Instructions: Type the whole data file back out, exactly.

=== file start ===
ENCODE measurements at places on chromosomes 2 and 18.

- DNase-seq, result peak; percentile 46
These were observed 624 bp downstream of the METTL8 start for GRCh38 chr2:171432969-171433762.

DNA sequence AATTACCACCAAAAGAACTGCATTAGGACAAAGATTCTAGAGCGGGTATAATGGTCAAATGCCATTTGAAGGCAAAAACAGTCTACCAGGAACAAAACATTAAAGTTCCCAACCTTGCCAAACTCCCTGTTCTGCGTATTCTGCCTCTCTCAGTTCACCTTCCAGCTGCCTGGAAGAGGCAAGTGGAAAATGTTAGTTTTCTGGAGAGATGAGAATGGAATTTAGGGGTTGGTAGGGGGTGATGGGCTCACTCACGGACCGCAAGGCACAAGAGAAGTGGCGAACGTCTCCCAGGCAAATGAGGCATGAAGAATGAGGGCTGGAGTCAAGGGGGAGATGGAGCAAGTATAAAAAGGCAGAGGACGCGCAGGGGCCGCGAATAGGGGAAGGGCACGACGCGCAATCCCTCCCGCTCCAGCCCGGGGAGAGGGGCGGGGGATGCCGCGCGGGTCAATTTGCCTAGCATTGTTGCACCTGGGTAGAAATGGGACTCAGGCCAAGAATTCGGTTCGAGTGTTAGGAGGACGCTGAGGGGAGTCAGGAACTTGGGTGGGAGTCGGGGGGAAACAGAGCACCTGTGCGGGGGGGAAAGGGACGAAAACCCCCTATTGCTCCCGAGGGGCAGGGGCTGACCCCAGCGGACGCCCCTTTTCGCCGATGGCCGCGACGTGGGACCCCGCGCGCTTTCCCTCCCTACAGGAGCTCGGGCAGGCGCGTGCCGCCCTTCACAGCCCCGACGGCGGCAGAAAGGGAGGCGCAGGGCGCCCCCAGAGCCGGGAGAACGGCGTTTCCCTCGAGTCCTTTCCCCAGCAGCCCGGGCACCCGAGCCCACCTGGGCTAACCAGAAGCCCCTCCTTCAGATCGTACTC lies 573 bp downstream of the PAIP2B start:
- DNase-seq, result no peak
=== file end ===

ENCODE measurements at places on chromosomes 2 and 18.

- DNase-seq, result peak; percentile 46
These were observed 624 bp downstream of the METTL8 start for GRCh38 chr2:171432969-171433762.

DNA sequence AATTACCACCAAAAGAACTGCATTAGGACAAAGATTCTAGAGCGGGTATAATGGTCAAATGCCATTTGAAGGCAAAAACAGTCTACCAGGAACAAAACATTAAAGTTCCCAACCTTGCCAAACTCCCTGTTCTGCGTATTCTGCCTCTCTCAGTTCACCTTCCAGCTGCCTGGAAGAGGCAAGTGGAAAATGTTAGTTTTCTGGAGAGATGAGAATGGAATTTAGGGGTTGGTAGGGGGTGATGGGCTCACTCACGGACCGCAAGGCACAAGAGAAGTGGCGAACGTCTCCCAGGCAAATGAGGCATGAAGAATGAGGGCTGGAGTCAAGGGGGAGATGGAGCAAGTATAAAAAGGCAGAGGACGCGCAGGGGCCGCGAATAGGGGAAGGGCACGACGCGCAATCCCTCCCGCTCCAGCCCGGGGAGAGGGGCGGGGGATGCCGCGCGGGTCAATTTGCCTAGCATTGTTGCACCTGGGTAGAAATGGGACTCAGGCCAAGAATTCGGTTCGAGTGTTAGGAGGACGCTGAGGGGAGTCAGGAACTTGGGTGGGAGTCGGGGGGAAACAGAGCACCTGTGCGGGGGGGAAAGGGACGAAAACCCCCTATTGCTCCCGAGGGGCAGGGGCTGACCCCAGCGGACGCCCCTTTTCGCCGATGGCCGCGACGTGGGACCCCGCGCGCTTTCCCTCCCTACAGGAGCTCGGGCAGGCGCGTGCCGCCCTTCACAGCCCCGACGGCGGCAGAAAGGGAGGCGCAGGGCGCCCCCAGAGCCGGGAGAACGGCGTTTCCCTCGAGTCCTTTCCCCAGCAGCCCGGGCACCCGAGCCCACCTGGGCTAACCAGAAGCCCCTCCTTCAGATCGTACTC lies 573 bp downstream of the PAIP2B start:
- DNase-seq, result no peak